Figure 27

Other exotic Phytophthora species have led to extensive tree mortality and negative ecological impacts in Australia, Europe, and North America. The desire to prevent an outbreak as devastating as historical epidemics like Dutch elm disease and chestnut blight has led to cooperative efforts between governmental officials, business owners, academia, and the public.

SOD has already changed the landscape of coastal California forests, where it is estimated that over 1 million trees have been killed in the last 10 years. The disease is lethal to the multiple oak species and tanoaks that make up a substantial part of several mixed-evergreen forest types in California, thus it will greatly alter the composition of these forests. Wildlife habitats will be affected. Since dead trees create an enormous fire hazard, fire management strategies will have to be considered in areas heavily hit by the disease. The ecological implications of this epidemic are as yet unknown.

P. ramorum has also placed a financial burden on the nursery industry on the west coast. Nursery sales make up a substantial portion of the agricultural economy for all three states currently under quarantine, and ramorum blight affects some of the most profitable and popular nursery crops for interstate commerce. Crop destruction, loss of sales, new disease management practices, inspections, training, testing, and increased documentation have required a huge commitment of both time and money. P. ramorum has forced many changes in the nursery industry nationally, highlighting the need for more effective methods for dealing with quarantine pests and pathogens.

Selected References

California Oak Mortality Task Force.

Davidson J.M., S. Werres, M. Garbelotto, E.M. Hansen, and D.M. Rizzo. 2003. Sudden oak death and associated diseases caused by Phytophthora ramorum. Online. Plant Health Progress doi:10.1094/PHP-2003-0707-01-DG.

Davidson J.M., A.C. Wickland, H.A. Patterson, K.R. Falk, and D.M. Rizzo. 2005. Transmission of Phytophthora ramorum in mixed-evergreen forest of California. Phytopathology 95:587-596.

Erwin, D.C., and O.K. Ribeiro. 1996. Phytophthora Diseases Worldwide. American Phytopathological Society, St. Paul, MN.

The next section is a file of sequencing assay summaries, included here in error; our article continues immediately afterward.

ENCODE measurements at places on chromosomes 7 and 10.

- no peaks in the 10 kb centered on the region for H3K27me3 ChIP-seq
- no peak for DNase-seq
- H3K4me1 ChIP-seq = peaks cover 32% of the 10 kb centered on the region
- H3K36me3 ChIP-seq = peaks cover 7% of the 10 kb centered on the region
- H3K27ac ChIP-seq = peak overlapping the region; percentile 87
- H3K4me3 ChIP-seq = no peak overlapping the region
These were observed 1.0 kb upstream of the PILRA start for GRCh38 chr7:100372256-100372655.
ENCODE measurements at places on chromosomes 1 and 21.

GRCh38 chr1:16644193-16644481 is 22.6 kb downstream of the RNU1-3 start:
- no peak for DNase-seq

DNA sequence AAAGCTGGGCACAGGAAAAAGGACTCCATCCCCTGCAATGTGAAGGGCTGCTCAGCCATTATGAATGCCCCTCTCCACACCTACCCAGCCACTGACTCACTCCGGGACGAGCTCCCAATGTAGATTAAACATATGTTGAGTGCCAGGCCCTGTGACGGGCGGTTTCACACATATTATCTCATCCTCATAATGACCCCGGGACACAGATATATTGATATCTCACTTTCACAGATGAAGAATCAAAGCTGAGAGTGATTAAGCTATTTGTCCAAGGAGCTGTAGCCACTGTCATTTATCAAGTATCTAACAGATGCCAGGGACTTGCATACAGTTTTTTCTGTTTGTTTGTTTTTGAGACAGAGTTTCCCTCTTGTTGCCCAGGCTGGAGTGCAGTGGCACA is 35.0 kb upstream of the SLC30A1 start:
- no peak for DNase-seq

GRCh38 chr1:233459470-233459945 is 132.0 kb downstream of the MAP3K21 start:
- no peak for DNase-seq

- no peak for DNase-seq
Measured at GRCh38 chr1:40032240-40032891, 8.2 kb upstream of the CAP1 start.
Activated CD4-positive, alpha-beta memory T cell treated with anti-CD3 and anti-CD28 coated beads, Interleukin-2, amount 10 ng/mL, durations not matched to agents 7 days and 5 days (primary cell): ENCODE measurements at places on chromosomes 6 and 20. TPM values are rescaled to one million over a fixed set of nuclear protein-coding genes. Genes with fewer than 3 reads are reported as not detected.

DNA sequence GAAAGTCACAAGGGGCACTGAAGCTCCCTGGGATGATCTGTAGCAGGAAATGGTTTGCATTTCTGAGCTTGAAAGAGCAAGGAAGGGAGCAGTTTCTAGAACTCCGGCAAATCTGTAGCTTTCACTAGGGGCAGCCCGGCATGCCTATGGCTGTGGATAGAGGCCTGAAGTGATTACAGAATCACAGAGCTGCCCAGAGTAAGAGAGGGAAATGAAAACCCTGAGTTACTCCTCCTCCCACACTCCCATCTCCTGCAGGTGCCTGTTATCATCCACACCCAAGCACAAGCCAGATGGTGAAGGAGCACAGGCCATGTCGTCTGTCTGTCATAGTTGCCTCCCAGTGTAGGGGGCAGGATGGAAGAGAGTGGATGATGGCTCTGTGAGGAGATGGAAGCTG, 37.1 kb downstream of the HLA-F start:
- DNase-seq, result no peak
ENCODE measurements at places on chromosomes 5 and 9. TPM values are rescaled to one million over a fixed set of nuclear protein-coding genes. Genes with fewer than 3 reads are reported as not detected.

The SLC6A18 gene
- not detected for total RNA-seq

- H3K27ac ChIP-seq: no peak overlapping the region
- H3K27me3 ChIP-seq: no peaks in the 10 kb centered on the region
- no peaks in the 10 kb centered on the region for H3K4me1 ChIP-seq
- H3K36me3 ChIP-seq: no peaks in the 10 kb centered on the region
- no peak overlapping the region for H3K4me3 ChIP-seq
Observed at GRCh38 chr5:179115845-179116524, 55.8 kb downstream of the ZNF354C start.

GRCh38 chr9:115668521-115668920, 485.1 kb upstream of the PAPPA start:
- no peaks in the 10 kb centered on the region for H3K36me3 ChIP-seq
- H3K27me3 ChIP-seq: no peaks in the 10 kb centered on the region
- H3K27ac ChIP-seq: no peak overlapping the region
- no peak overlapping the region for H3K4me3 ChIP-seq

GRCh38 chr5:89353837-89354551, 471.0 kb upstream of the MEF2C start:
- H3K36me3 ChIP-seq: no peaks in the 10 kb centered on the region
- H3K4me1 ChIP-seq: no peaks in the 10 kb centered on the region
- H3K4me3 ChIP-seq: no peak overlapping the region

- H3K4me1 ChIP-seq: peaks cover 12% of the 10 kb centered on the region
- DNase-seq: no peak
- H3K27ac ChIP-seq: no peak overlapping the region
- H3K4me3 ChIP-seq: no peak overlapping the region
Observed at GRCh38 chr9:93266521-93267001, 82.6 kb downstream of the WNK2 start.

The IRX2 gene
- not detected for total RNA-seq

Fichtner, E.J., S.C. Lynch, and D.M. Rizzo. 2007. Detection, distribution, sporulation, and survival of Phytophthora ramorum in a California redwood-tanoak forest soil. Phytopathology 97:1366-1375.

Goheen, E.M., E. Hansen, A. Kanaskie, N. Osterbauer, J. Parke, J. Pscheidt, and G. Chastagner. 2006. Sudden Oak Death and Phytophthora ramorum: a guide for forest managers, Christmas tree growers, and forest-tree nursery operators in Oregon and Washington. Extension Publication EM 8877, Oregon State University. 16 pages.

Grünwald, N.J., E.M. Goss, M.M. Larsen, C.M. Press, and V.T. McDonald. 2008. First report of the European lineage of Phytophthora ramorum on Viburnum and Osmanthus spp. in a California nursery. Plant Disease 92:314.

North Central IPM Center. USDA Phytophthora ramorum Educate to Detect Program.

Parke, J.L., and C. Lewis. 2007. Root and stem infection of rhododendron from potting medium infested with Phytophthora ramorum. Plant Disease 91:1265-1270.

Parke, J.L., E. Oh, S. Voelker, E.M. Hansen, G. Buckles, and B. Lachenbruch. 2007. Phytophthora ramorum colonizes tanoak xylem and is associated with reduced stem water transport. Phytopathology 97:1558-1567.

Rizzo, D.M., M. Garbelotto, and E.M. Hansen. 2005. Phytophthora ramorum: integrative research and management of an emerging pathogen in California and Oregon forests. Annual Review of Phytopathology 43:309-335.

Rizzo, D.M., M. Garbelotto, J.M. Davidson, G.W. Slaughter, and S.T. Koike. 2002. Phytophthora ramorum as the cause of extensive mortality of Quercus spp. and Lithocarpus densiflorus in California. Plant Disease 86:205-214.

Tjosvold, S.A., K.R. Buermeyer, C. Blomquist, and S. Frankel. 2005. Nursery guide for diseases caused by Phytophthora ramorum on ornamentals: diagnosis and management. University of California Division of Agriculture and Natural Resources Publication 8156. 20 pages.

Tooley, P.W., and K.L. Kyde, 2007. Susceptibility of some eastern forest species to Phytophthora ramorum. Plant Disease 91:435-438.

USDA Animal and Plant Health Inspection Service. Phytophthora ramorum and sudden oak death.

Venette, R.C., and S.D. Cohen. 2006. Potential climatic suitability for establishment of Phytophthora ramorum within the contiguous United States. Forest Ecology and Management 231:18-26.

Werres, S., R. Marwitz, W.A. Man in’t Veld, A.W.A.M. de Cock, P.J.M. Bonants, M. de Weerdt, K. Themann, E. Ilieva, and R.P. Baayen. 2001. Phytophthora ramorum sp. nov., a new pathogen on Rhododendron and Viburnum. Mycological Research 105:1155-1165.